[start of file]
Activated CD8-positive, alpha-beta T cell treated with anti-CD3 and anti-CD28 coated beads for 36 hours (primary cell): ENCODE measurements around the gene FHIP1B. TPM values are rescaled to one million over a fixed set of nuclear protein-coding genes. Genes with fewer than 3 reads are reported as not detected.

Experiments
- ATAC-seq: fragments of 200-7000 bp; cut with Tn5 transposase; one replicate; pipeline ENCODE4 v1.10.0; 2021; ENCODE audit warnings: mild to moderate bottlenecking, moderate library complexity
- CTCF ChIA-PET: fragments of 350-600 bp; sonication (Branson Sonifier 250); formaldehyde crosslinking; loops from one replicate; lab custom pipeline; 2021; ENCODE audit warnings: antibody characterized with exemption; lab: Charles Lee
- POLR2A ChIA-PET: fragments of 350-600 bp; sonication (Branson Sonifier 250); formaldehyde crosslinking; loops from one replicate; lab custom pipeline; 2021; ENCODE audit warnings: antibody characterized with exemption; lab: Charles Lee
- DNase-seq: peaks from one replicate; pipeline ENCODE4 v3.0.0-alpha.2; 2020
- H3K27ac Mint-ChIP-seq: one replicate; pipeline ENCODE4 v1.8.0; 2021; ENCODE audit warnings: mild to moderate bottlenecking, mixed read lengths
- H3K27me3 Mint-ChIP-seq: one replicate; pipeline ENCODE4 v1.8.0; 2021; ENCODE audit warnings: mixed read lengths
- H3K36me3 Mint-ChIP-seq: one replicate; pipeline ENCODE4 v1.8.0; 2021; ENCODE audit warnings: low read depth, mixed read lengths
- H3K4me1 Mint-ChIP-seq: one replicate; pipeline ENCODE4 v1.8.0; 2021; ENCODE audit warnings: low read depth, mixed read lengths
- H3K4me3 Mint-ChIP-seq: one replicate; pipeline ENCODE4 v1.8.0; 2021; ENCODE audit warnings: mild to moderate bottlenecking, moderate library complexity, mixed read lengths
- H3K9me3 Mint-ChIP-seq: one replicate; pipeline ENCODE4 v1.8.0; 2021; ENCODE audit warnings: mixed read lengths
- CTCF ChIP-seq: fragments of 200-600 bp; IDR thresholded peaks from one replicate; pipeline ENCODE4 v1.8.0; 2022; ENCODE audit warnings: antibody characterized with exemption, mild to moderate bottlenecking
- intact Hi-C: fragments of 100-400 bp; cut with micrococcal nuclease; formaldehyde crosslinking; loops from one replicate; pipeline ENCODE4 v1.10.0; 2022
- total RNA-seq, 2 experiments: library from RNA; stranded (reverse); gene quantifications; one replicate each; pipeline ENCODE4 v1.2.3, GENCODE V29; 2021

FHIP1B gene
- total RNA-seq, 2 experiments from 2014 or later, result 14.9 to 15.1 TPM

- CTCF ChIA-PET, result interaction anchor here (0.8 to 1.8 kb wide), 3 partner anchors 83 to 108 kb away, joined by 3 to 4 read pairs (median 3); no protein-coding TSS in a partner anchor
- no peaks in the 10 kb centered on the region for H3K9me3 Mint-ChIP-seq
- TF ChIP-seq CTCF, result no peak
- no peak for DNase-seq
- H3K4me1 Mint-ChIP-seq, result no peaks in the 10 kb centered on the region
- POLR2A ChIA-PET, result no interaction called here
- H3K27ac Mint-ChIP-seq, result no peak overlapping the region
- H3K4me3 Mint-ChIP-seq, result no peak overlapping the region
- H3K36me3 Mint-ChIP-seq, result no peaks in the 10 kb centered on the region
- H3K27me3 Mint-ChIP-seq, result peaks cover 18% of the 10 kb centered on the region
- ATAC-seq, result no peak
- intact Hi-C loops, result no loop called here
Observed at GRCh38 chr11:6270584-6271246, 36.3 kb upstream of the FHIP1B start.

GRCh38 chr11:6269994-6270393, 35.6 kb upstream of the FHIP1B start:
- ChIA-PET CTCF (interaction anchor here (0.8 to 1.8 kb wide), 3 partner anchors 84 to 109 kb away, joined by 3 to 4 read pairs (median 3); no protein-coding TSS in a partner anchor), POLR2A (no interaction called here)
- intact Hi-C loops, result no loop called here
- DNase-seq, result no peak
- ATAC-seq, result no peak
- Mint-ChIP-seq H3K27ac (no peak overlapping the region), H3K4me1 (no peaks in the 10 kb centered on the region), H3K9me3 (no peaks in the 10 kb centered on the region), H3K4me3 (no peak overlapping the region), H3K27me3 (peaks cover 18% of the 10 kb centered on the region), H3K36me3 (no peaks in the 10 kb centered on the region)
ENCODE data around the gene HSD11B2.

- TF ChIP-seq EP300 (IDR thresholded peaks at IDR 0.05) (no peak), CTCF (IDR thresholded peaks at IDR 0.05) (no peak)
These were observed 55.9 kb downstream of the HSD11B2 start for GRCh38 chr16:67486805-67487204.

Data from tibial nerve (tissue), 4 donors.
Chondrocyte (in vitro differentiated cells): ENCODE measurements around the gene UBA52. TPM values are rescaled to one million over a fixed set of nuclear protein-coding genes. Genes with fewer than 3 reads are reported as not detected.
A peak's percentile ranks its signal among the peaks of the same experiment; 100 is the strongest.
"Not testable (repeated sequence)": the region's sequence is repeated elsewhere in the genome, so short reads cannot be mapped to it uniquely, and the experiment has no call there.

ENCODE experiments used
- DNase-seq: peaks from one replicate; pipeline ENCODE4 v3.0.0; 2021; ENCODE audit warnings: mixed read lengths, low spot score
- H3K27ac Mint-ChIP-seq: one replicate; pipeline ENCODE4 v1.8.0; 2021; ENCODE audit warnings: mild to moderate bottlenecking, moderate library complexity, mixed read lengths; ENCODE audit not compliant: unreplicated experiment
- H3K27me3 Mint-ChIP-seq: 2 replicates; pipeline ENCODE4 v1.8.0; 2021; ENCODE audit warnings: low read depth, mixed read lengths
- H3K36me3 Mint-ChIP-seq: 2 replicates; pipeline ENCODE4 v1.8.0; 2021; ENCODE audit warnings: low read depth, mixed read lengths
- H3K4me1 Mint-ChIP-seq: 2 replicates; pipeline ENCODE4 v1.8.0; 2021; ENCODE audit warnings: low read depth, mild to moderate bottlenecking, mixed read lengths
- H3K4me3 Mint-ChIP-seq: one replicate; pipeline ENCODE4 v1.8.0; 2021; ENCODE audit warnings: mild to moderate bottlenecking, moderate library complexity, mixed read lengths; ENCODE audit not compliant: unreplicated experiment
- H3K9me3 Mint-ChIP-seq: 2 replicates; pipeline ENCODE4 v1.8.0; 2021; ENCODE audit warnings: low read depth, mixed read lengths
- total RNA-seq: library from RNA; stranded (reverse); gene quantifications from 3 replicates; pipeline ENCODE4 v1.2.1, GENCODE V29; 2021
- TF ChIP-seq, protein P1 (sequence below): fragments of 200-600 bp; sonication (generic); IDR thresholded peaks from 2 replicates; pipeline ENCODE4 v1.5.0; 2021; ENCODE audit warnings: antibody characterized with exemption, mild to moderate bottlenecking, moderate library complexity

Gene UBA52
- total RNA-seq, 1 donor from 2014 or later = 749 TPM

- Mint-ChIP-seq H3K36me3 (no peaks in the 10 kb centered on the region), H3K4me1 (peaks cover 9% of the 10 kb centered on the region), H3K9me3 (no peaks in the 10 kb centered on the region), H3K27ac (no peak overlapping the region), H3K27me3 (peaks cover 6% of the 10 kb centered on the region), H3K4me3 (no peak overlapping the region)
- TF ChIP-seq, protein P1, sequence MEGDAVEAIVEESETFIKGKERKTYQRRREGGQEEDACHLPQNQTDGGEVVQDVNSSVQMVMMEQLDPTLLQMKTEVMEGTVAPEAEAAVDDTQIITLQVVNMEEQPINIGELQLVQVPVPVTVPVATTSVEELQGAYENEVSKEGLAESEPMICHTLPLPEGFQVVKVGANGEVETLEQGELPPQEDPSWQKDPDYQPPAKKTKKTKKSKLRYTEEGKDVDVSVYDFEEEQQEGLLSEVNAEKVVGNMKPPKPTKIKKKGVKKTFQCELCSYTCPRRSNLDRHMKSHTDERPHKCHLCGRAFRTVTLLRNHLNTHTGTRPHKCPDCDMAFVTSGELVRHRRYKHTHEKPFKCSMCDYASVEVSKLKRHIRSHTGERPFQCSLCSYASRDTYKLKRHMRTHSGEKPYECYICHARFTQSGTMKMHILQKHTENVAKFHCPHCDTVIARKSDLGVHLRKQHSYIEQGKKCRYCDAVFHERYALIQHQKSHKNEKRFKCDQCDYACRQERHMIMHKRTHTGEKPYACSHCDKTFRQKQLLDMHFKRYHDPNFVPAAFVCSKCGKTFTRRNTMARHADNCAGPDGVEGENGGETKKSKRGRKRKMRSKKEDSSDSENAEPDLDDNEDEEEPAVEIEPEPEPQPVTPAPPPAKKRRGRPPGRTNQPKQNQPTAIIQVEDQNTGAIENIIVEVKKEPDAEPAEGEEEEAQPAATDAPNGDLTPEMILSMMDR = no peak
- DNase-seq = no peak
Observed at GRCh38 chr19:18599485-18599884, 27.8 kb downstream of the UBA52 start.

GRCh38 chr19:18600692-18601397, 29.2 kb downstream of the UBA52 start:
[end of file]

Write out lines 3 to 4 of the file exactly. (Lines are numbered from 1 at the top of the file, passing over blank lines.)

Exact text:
- ATAC-seq: fragments of 200-7000 bp; cut with Tn5 transposase; one replicate; pipeline ENCODE4 v1.10.0; 2021; ENCODE audit warnings: mild to moderate bottlenecking, moderate library complexity
- CTCF ChIA-PET: fragments of 350-600 bp; sonication (Branson Sonifier 250); formaldehyde crosslinking; loops from one replicate; lab custom pipeline; 2021; ENCODE audit warnings: antibody characterized with exemption; lab: Charles Lee